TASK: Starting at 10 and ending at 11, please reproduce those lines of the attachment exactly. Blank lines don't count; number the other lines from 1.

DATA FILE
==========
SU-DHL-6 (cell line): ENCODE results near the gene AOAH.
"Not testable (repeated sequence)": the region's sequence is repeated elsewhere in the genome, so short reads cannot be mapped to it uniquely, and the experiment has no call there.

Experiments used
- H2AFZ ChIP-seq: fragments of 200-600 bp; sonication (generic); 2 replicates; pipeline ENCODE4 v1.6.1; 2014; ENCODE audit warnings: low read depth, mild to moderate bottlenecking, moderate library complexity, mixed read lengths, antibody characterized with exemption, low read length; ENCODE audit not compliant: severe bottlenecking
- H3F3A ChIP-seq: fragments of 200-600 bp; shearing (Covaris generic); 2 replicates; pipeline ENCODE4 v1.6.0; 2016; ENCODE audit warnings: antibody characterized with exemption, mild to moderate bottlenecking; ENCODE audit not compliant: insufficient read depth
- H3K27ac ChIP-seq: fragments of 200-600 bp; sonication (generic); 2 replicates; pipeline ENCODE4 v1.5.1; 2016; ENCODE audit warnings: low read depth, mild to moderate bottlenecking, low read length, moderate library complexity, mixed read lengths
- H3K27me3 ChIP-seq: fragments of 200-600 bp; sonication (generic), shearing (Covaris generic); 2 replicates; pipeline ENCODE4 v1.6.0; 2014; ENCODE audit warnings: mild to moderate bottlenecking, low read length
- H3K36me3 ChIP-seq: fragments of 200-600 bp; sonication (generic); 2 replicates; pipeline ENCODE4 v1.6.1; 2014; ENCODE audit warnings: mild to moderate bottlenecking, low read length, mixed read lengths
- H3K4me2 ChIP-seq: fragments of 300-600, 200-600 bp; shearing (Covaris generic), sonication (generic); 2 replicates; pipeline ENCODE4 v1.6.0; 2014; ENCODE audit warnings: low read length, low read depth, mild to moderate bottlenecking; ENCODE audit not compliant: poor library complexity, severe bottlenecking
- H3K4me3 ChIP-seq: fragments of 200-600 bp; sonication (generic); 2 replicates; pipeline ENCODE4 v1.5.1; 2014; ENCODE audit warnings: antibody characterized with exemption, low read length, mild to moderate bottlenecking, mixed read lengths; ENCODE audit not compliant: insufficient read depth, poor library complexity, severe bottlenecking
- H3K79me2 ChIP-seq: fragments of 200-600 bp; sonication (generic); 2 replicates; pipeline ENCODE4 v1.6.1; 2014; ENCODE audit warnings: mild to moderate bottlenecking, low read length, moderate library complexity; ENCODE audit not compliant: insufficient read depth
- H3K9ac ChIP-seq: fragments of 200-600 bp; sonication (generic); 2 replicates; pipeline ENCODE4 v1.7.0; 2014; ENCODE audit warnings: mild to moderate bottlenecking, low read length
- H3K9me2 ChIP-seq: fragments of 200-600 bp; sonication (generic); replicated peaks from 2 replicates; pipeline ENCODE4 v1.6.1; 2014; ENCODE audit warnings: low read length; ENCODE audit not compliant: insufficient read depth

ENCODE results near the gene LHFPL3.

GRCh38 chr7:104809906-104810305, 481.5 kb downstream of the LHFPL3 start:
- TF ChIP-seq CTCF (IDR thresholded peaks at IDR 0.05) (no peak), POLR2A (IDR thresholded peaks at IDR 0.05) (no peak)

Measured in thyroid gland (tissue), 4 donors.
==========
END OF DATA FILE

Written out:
- H3K4me3 ChIP-seq: fragments of 200-600 bp; sonication (generic); 2 replicates; pipeline ENCODE4 v1.5.1; 2014; ENCODE audit warnings: antibody characterized with exemption, low read length, mild to moderate bottlenecking, mixed read lengths; ENCODE audit not compliant: insufficient read depth, poor library complexity, severe bottlenecking
- H3K79me2 ChIP-seq: fragments of 200-600 bp; sonication (generic); 2 replicates; pipeline ENCODE4 v1.6.1; 2014; ENCODE audit warnings: mild to moderate bottlenecking, low read length, moderate library complexity; ENCODE audit not compliant: insufficient read depth